The garden is my refuge and my delight (weeds and all – you don’t want to know the number of containers and bags of weeds and tree and shrub branches in the last yard waste pickup). As I daily pick the many black raspberries, pot plants, water potted plants and just sit out and enjoy the garden while eating meals or reading or just sitting, I am grateful. Sure, we have had a lot of rain, but it has eased off the last week or so. Some rain and possible thunderstorms due later today so I hope I won’t be eating my words here. But when I see on TV and the Internet all those forest fires burning out of control in British Columbia, Alberta, Manitoba and Saskatoon and find out the number of people being evacuated, I guess we are pretty lucky here in southern Ontario, at least up to now. We have greenery, lovely flowers, and fresh food growing in the gardens and on the farms. Out west it is fire and smoke and air pollution and fear of losing your home.

The Weather Network showed a map of the fires and within listed the culprits causing the fires. The furthest east was “Person caused.” The rest were caused by weather (read “God”). The sense of justice in me wants the guilty parties to pay. But we’ll never find the person who caused some of the fires. My hope is that God will bring the necessary rain (sans thunder and lightning) to put all the fires out. And keep the wind away. Unfortunately, current weather forecasts show T-storms and wind.

Meantime, back in gardenland here, I will continue to enjoy my garden. But still keep a couple of wary eyes on the weather.

 

Cheers

Roses early summer in front garden

Roses early summer in front garden

 

Sharon A. Crawford

Only Child Writes

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Filed under Family and Friends, Forest Fires Western Canada, Fresh produce, Friends, Gardening, God, Help and Support, Meditation, Only child, Peace and quiet, Raspberries, Weather

Only Child finds a little piece of peace

Only child in meditation mode

Only child in meditation mode

Last Saturday I visited a few buildings opened for Toronto’s annual Doors Open. Many buildings of all sorts, including some not usually opened to the public, have free access annually one weekend in May. There are so many buildings open that you have to plan your tour.

What I didn’t plan for was the peace in the middle of a too-busy city that I found at the Kadampa Meditation Centre. I have had the intent for many months to do some serious meditation on a regular basis. But the old “no time” excuse was why it wasn’t happening. However I put this meditation centre on my list for Doors Open and got a very pleasant and peaceful surprise.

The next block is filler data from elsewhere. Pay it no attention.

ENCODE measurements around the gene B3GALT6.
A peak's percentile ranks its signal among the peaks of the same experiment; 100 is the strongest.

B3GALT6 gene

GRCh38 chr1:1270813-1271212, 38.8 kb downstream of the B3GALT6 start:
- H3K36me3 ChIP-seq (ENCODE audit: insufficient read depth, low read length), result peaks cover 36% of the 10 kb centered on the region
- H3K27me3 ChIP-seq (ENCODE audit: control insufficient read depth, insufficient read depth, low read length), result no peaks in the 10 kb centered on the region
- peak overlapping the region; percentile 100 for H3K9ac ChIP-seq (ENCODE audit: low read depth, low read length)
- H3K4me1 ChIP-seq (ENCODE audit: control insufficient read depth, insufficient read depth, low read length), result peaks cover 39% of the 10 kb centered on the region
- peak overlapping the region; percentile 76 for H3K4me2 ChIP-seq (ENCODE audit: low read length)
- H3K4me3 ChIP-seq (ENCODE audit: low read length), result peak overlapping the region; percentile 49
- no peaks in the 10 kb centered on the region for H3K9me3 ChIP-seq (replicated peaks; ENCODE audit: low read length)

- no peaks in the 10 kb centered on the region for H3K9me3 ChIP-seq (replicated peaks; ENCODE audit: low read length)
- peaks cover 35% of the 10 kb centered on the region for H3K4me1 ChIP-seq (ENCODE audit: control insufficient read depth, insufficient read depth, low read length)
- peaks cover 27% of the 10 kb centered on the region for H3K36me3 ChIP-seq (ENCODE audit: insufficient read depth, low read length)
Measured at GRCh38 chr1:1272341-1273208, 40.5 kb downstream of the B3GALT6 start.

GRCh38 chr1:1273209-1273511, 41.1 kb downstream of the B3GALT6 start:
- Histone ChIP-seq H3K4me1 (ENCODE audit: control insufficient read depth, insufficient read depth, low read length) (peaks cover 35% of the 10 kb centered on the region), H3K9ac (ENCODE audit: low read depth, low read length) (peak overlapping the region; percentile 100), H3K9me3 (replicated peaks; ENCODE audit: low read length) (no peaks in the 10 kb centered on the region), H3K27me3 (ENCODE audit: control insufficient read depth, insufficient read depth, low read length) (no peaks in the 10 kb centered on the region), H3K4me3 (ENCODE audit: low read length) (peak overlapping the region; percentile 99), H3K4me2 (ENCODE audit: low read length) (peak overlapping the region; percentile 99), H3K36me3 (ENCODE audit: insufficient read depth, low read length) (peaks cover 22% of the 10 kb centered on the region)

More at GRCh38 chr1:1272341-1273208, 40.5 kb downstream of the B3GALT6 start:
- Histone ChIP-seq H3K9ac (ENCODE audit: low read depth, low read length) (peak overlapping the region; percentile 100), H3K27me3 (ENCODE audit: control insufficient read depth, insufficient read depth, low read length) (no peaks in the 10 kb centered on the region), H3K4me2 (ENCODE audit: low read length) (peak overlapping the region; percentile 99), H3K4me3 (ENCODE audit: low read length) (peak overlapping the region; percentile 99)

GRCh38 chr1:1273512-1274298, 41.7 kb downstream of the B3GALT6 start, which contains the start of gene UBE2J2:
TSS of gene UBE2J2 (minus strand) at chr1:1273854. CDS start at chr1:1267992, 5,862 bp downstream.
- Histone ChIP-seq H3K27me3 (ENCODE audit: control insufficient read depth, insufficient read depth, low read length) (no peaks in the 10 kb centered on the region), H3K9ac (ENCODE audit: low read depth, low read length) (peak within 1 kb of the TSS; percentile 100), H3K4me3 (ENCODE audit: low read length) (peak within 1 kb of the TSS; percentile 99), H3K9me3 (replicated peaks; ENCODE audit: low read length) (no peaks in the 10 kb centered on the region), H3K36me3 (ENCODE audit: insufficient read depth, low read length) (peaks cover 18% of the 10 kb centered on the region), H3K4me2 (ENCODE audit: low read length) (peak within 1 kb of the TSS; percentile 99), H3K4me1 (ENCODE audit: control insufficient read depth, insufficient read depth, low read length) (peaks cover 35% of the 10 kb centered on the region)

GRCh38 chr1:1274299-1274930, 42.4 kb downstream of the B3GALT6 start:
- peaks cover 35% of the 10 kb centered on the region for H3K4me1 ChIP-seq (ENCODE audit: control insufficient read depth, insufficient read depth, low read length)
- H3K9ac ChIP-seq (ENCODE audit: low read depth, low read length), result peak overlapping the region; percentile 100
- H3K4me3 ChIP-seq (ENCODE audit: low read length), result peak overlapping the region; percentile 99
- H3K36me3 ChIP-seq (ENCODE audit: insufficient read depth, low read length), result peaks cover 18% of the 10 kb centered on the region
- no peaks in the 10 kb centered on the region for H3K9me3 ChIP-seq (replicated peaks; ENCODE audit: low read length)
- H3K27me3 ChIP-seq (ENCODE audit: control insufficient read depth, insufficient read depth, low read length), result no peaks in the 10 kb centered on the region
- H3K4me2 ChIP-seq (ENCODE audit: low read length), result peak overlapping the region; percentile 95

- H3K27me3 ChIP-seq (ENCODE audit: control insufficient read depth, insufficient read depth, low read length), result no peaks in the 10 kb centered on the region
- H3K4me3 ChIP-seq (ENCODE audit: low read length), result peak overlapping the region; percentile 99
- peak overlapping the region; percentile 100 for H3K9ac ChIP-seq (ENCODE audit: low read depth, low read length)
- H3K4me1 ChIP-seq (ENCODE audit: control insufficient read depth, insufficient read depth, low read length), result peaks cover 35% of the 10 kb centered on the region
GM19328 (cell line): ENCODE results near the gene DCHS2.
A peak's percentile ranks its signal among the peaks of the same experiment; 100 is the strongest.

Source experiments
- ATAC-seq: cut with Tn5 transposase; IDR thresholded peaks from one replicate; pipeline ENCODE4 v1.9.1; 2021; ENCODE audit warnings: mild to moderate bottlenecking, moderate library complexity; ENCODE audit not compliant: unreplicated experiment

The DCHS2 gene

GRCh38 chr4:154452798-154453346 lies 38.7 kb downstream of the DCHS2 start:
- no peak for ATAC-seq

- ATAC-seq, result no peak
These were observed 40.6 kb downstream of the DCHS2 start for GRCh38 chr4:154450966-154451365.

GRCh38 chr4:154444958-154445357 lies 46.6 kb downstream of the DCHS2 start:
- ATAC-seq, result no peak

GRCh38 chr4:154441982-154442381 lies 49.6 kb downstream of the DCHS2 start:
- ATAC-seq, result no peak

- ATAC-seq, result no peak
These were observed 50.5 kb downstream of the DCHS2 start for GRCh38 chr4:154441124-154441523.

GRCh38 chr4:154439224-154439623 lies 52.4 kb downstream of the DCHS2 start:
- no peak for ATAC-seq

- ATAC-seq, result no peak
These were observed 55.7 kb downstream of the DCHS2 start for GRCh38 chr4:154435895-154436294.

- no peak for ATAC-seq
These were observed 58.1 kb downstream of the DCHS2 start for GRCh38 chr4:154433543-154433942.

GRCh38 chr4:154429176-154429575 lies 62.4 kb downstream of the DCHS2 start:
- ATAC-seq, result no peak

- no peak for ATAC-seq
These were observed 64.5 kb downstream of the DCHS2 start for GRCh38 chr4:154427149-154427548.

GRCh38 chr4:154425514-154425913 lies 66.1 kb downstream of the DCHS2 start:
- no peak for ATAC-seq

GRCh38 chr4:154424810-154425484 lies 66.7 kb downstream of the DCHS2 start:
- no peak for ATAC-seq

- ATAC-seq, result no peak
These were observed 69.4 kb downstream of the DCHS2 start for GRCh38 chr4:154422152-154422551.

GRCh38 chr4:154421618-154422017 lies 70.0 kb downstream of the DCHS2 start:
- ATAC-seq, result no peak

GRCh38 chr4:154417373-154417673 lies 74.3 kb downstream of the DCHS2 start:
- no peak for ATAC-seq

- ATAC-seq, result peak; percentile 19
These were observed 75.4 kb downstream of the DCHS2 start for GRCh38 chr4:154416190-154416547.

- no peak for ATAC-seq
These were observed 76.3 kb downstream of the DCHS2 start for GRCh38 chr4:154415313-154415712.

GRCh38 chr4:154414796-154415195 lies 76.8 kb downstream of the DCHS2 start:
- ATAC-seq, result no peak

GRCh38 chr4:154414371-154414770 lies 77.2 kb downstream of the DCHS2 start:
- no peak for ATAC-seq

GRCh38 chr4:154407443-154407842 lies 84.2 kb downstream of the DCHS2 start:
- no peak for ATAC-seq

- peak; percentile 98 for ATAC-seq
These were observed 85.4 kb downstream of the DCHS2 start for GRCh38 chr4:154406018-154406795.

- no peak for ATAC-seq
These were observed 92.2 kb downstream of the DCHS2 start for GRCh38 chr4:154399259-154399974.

As I walked down Crawford Street (and maybe there is a connection here with my last name) to get to the meditation centre, I was filled with a sense of quiet and beauty looking at all the gardens in the front yards of the old houses. Huge trees, perennials poking up from the ground, some with flowers. It was a quiet street attached to the busy Bloor St. West.

When I entered I was a little bit taken aback by having to remove my shoes. But I wore socks, so went along with it and then entered the main area on the main floor and sat down in the pew. And felt immediately at peace.

A volunteer told us about the centre and its founder, Buddhism and meditation. She also answered questions. See http://kadampa.ca/ for more details.

Then it was up the carpeted stairs to the small area where a short meditation session was to be held in 10 minutes. When the volunteer came upstairs I asked her some questions about the building and how long they had been in this location (that hadn’t come up in the talk downstairs). I found out the building was only six years old; it had replaced a crumbling old Christian church (she couldn’t remember the denomination) that had a husband and wife as pastors and after the husband died, it was too much for the wife to manage on its own. Where did the Buddhist group go during the renovation/building of their new place? She told me they met in each other’s houses in the area. It was then I realized that we were sitting in the area of the previous church’s choir loft (updated for seating for meditation). She said unfortunately they had only been able to keep a beam from the previous building as it was in such dis-repair for an old building.

I noticed that my questions came from inner peace and were calmly asked, not like I would do when I worked as a freelance journalist.

When a few more people came into the room, she started the guided meditation. I closed my eyes and listened to her soothing voice and went to peace. Afterwards I noticed how calm I was – even though I arrived at my last destination afterwards with only half an hour to spare before closing.

I did take a quick look downstairs at the temple and chatted with another volunteer. What amazed me was the place is open to the public daily even when workshops and meditation aren’t going on. That is when I decided I will be back to mediate, to sit in peace, and maybe take a few mediation workshops.

Will I become Buddhist? I don’t know. What does appeal is that this centre is not Catholic, not Christian. And as Catholicism and even many Christian beliefs have not helped me through life, maybe I have found my place.

Only time will tell.

 

Cheers.

Sharon A. Crawford

Only Child Writes

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Filed under Meditation, Peace and quiet

Only Child says Carpe Diem

00240021If the unsettled weather in the world teaches us nothing else, we need to grab the good-weather summer days and get outside. (Winter is another matter, better left swept under the carpet for now).